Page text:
One of the purposes of the concert was to feature the young man who had been chosen the night before as the First Prize Winner in the Junior Section of the Competition. Rennosuke Fukuda (photo:right) is a fourteen-year-old Japanese violinist who has been playing the instrument since the age of three. He now studies with Machie Oguri. Throughout the various rounds of the Competition, Fukuda displayed a technique astounding for his age, as well as poise and maturity in performance. At the Family Concert he thrilled his (mostly) young listeners with Kreisler’s Praeludium and Allegro.

The main work on this concert program was a 2006 composition by Nathaniel Stookey based on a story by Lemony Snicket. The piece is in the tradition of such pieces as Prokofiev’s Peter and the Wolf and Britten’s Young Person’s Guide to the Orchestra. It is meant to introduce children to the instruments of the orchestra in a “fun” way.

The conductor for most of this Family Concert was Giancarlo Guerrero, the Cleveland Orchestra’s principal guest conductor for its annual Miami residency. For this piece, however, Guerrero was narrator – and an exceptionally funny and engaging one he was too. On the podium was the new assistant conductor of the Cleveland Orchestra, Brett Mitchell. Mr. Mitchell studied music at the University of Texas and served for several years as assistant conductor of the Houston Symphony.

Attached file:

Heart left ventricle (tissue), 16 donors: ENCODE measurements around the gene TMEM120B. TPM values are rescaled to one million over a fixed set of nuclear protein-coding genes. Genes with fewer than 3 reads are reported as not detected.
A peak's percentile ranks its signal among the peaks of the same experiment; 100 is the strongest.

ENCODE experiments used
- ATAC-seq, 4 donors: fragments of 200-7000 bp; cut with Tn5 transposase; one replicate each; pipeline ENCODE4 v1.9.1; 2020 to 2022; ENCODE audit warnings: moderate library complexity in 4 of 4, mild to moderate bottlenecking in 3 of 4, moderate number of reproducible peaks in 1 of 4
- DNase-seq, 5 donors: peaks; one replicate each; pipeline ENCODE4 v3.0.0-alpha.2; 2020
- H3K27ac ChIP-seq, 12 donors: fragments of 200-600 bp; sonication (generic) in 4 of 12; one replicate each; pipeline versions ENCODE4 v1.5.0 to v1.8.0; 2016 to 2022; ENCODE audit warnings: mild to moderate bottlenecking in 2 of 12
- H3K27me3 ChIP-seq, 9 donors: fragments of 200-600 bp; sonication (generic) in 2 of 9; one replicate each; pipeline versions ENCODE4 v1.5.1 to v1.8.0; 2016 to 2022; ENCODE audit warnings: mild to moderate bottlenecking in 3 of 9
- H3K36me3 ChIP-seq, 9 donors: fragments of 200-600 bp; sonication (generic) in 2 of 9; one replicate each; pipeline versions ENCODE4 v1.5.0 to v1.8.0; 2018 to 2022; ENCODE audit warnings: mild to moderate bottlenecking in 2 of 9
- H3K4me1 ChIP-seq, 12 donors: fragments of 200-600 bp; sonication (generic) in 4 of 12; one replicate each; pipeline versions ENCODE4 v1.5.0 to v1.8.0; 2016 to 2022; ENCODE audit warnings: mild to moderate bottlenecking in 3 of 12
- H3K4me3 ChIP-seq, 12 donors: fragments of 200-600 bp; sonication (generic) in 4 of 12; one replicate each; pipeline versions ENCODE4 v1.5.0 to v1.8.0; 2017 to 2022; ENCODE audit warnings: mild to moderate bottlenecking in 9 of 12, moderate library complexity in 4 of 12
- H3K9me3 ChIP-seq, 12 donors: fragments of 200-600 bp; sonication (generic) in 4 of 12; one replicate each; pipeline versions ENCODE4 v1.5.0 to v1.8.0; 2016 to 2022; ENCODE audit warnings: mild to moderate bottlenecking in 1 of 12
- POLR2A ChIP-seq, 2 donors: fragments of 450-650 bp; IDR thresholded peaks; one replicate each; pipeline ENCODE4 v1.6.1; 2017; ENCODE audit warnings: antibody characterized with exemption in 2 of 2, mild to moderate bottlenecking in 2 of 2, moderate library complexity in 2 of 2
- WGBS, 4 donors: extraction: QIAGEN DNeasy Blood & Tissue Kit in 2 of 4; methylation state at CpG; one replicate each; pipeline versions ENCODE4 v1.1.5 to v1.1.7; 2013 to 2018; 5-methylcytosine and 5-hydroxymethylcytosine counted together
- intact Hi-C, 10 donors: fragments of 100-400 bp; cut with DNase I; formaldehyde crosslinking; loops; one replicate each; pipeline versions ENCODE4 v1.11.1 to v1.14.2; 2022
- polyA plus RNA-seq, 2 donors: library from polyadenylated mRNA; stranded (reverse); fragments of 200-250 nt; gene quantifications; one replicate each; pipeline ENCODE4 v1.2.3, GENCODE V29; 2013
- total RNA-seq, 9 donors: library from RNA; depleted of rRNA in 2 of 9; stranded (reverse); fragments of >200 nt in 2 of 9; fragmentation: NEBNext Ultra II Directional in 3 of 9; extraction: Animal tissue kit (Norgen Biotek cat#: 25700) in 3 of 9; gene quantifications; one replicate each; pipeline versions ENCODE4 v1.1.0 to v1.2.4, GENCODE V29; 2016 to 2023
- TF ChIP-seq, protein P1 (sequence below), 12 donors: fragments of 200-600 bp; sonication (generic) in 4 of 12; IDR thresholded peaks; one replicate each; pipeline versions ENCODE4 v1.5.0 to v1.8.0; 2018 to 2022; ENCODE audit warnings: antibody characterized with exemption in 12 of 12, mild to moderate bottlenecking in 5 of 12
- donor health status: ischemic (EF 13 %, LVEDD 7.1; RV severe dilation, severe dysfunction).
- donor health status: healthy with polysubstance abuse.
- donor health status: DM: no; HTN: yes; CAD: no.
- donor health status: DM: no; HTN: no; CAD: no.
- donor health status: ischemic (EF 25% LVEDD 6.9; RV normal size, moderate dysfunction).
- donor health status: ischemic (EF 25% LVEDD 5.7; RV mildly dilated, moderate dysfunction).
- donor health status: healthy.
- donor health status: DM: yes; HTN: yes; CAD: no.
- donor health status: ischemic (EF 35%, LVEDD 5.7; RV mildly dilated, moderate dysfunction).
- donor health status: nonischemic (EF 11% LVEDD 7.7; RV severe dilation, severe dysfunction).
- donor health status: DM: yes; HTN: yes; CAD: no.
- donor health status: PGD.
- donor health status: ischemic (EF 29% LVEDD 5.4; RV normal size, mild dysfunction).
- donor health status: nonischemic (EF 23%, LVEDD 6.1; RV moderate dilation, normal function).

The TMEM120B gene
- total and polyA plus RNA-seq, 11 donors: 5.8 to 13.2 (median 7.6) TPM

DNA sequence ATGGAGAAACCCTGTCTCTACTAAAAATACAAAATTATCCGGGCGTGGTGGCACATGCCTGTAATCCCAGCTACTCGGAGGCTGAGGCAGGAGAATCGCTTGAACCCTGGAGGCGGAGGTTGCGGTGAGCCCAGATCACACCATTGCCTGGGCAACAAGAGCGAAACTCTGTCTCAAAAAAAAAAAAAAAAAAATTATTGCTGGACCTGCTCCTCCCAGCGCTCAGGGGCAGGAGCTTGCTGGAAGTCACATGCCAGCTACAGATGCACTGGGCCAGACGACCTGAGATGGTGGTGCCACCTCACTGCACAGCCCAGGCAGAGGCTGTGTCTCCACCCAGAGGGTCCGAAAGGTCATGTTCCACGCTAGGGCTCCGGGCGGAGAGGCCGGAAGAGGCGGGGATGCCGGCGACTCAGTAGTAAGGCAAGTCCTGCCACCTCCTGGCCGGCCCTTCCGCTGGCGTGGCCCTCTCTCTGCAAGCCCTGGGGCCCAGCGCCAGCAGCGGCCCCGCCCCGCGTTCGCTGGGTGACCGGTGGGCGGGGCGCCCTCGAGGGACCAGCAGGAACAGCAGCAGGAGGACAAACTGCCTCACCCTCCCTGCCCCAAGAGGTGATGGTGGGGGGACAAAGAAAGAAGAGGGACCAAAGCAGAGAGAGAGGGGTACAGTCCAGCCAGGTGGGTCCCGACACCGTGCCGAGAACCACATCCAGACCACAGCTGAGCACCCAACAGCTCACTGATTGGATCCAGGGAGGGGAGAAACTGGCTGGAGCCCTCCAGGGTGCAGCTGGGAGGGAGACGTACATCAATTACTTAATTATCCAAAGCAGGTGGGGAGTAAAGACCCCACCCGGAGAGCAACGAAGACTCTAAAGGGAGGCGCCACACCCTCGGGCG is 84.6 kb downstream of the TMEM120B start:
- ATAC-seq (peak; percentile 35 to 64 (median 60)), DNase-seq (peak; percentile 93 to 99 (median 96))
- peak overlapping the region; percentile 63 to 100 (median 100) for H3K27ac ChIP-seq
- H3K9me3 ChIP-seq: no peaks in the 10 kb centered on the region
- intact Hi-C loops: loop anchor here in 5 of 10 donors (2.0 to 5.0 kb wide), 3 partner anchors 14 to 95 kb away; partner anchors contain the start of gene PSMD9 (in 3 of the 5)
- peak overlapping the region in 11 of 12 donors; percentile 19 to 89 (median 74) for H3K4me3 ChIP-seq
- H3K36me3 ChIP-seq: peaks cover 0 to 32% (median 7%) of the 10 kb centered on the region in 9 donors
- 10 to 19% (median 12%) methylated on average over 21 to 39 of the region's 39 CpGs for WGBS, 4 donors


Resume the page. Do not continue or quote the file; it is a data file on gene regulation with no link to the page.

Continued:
The Composer is Dead begins with the death of a composer and continues with a police inspector’s attempts to determine who might have done this dastardly deed. Naturally, each of the sections of the orchestra is suspect. It is a delightful piece and narrator, conductor and orchestra all contributed to its success on this occasion.